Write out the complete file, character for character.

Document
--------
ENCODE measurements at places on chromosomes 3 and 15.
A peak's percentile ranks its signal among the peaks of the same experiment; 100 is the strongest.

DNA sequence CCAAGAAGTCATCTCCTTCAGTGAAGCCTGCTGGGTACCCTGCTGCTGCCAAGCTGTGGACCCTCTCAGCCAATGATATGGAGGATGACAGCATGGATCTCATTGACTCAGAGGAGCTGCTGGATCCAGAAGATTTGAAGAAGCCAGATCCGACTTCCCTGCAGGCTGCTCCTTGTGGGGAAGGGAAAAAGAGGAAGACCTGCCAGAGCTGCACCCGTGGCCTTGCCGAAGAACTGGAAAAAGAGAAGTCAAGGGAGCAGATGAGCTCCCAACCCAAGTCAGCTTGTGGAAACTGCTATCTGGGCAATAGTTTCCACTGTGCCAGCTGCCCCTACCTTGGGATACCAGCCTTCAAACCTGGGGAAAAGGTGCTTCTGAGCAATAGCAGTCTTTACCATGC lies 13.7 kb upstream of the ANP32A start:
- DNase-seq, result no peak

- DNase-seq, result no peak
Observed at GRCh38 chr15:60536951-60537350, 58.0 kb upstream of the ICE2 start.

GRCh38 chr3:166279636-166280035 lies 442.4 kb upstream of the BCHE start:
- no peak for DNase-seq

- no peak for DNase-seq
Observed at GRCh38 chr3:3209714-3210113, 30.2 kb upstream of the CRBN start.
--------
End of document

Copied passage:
ENCODE measurements at places on chromosomes 3 and 15.
A peak's percentile ranks its signal among the peaks of the same experiment; 100 is the strongest.

DNA sequence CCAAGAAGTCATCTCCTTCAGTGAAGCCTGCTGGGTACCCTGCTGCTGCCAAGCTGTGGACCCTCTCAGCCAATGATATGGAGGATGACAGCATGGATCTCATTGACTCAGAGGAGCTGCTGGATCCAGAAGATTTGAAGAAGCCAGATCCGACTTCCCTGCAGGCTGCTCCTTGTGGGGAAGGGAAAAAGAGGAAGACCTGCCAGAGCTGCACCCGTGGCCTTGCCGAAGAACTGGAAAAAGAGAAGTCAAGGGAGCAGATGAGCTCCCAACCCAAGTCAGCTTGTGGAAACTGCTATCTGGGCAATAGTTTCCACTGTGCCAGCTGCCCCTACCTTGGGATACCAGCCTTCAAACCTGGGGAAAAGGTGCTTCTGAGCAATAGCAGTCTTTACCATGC lies 13.7 kb upstream of the ANP32A start:
- DNase-seq, result no peak

- DNase-seq, result no peak
Observed at GRCh38 chr15:60536951-60537350, 58.0 kb upstream of the ICE2 start.

GRCh38 chr3:166279636-166280035 lies 442.4 kb upstream of the BCHE start:
- no peak for DNase-seq

- no peak for DNase-seq
Observed at GRCh38 chr3:3209714-3210113, 30.2 kb upstream of the CRBN start.